Love stories that won’t make you gag

It’s Valentine’s Day!

Hearts and sparkles and candy for everyone!

For as much as I love heart-shaped things and red things and L-O-V-E, there’s something undeniably cheesy — albeit fun — about this holiday. I have fond memories of writing out little cards for my classmates growing up, then waiting for my latest crush to declare his feelings on February 14. When the proclamation wasn’t forthcoming, I tried to tell myself there was always next year. Always the romantic!

My fiance and I will be cooking up a storm at home and avoiding the crowds tonight, and that’s just fine with me. On our first and only “engaged” Valentine’s Day, I’d rather avoid the chaos and catch up on “Downton Abbey” (though sweet Cupid, it’s been really depressing lately). We went out on Sunday for our traditional French dinner in a nearby town, and it was a sweet and personal evening!

ChocolatesAnd on this day devoted to romance, I’ve been thinking about love stories. I haven’t read enough good ones lately. I’m always seeking something sweeping in magnitude — yet grounded in reality. I want a give-and-take relationship between two people who recognize that while they could stand separately, they’re better together. I want my novels to be romantic without provoking frequent eye-rolls, and y’all know I can get down with an eye-roll. (It’s how I roll.) (And sorry for that bad pun.)

When it comes to love stories, I usually require them in my reading. An otherwise fabulous book without the emotion and drama of a blossoming romance just doesn’t hold the same appeal. There are exceptions to this, of course — and the love story itself is a delicate balancing act. It’s crucial to have things develop naturally — or for me to feel like they do, anyway.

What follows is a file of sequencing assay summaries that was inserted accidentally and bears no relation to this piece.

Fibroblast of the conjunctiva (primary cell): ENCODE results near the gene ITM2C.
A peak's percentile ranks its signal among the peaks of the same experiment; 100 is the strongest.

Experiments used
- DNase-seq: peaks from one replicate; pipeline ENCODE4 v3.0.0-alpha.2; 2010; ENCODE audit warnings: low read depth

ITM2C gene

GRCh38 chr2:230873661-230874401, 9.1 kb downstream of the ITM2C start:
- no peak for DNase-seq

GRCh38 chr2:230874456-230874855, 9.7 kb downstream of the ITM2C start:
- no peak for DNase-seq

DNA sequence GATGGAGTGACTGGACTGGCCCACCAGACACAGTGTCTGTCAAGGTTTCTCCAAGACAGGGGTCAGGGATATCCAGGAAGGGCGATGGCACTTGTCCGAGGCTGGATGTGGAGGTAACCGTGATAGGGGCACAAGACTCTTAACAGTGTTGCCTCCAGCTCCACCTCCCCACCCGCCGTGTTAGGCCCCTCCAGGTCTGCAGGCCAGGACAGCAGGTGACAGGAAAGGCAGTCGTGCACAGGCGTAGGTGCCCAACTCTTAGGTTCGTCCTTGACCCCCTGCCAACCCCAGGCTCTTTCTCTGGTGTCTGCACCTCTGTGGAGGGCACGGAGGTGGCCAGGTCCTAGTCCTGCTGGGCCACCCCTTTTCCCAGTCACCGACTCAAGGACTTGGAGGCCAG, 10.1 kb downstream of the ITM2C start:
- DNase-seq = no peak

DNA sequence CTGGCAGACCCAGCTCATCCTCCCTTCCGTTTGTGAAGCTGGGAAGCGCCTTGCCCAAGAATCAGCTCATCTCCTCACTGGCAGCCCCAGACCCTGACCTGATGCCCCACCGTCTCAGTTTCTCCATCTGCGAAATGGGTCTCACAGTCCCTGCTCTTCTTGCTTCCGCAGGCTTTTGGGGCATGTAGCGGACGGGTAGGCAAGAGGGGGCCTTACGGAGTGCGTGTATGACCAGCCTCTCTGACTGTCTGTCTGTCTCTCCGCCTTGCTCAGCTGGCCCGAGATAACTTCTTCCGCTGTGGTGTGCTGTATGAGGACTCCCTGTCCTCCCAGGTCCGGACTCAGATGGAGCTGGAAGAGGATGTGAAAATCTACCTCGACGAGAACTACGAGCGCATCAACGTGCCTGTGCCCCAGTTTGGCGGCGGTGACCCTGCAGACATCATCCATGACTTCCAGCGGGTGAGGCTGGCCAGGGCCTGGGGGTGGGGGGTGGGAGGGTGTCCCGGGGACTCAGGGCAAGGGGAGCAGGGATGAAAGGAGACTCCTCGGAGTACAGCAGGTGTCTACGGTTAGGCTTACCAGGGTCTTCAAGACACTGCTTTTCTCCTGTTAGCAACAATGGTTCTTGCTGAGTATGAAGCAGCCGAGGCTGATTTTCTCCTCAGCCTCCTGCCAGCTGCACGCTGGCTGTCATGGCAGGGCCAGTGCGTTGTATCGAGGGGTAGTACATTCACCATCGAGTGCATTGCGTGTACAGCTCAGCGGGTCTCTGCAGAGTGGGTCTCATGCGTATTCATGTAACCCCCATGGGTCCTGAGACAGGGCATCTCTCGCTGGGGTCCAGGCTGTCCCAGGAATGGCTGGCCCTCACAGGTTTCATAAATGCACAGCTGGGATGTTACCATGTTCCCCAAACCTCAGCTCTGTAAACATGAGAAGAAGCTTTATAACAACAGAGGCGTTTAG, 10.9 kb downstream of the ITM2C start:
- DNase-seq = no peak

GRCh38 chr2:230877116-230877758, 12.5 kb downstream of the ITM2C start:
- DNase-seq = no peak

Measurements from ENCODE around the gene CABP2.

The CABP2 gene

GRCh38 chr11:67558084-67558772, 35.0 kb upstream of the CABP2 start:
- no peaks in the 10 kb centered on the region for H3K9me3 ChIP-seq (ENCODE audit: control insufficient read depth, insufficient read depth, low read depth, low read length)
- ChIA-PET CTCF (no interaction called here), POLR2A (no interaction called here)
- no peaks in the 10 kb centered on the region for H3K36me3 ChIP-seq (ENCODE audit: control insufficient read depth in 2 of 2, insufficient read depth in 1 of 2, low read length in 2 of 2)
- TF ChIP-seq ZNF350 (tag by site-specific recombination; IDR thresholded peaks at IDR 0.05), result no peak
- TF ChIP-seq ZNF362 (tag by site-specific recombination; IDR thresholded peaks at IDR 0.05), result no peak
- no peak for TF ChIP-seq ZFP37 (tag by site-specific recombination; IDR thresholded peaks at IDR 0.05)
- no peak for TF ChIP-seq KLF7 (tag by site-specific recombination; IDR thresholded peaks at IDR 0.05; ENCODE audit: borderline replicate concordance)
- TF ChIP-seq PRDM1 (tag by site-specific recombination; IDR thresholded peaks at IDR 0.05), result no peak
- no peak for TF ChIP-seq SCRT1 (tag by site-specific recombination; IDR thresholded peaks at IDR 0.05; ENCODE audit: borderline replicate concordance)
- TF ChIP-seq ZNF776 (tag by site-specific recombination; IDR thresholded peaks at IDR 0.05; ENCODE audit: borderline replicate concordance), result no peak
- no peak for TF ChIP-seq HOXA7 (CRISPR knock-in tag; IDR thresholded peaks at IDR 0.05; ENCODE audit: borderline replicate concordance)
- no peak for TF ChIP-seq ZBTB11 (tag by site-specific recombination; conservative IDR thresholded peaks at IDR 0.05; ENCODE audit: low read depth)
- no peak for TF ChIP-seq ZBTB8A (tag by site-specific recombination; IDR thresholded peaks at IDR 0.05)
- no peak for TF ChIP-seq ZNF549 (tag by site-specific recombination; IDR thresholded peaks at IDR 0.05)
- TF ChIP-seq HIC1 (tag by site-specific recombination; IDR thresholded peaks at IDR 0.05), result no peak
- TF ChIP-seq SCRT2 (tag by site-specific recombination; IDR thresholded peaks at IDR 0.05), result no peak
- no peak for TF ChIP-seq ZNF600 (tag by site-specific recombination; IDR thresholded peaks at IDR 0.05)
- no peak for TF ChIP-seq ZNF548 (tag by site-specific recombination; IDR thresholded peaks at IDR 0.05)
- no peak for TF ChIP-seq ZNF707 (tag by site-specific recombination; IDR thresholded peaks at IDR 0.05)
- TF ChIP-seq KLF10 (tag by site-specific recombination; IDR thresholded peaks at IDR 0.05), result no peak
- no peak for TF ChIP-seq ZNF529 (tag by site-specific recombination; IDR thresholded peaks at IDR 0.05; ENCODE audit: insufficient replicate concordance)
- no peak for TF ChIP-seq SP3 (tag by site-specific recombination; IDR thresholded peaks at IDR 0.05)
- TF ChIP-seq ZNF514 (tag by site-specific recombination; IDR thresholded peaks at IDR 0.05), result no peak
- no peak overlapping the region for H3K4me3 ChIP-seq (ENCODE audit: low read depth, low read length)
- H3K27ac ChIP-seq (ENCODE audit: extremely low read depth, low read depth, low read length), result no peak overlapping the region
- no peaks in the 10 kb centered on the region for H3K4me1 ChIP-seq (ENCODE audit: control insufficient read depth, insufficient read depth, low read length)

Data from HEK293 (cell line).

I’m probably not making any sense. Too many contraband Valentine’s chocolates. Sugar rush!

(Only kidding. I’m still committed to healthy living, though those heart-shaped Peeps are eyeballing me.)

And so, in honor of this day of love, I present to you . . .


Meg’s Favorite Love Stories
(That Won’t Make You Gag)


The Lost Art of Keeping SecretsOkay, I’m a little biased with this one — because it’s one of my favorite books of all time. No exaggeration. In fact, if I can convince you to read one book in my years of book- and life-blogging, I hope it’s Eva Rice’s The Lost Art of Keeping Secrets. It’s that good — and I’m that serious. Though the romance in Rice’s novel isn’t center-stage, it’s unforgettable . . . just like this story. In fact, I really need to pluck it back off my shelf; we’ve been separated for far too long.


I Remember YouBeyond its quaint setting in the English countryside, Harriet Evans’ I Remember You is everything I devour in a novel. Particular care is paid to the two leads: childhood best friends who grow up in one another’s pockets, but separate over the years through grief, romance and everything in between. Though it occasionally falls victim to some chick-lit cliches, it’s a sweeping tale of first love that really resonated with me — and was one I recommended for months.


Bridge of Scarlet LeavesSeparated by war, hostility and racism, Kristina McMorris’ lovebirds in Bridge of Scarlet Leaves face impossible heartache in their quest to just be together. (Makes online dating look like a cakewalk, eh?) This historical novel, set in World War II, is meticulously researched — and absolutely engrossing. Maddie and Lane make an unforgettable pairing.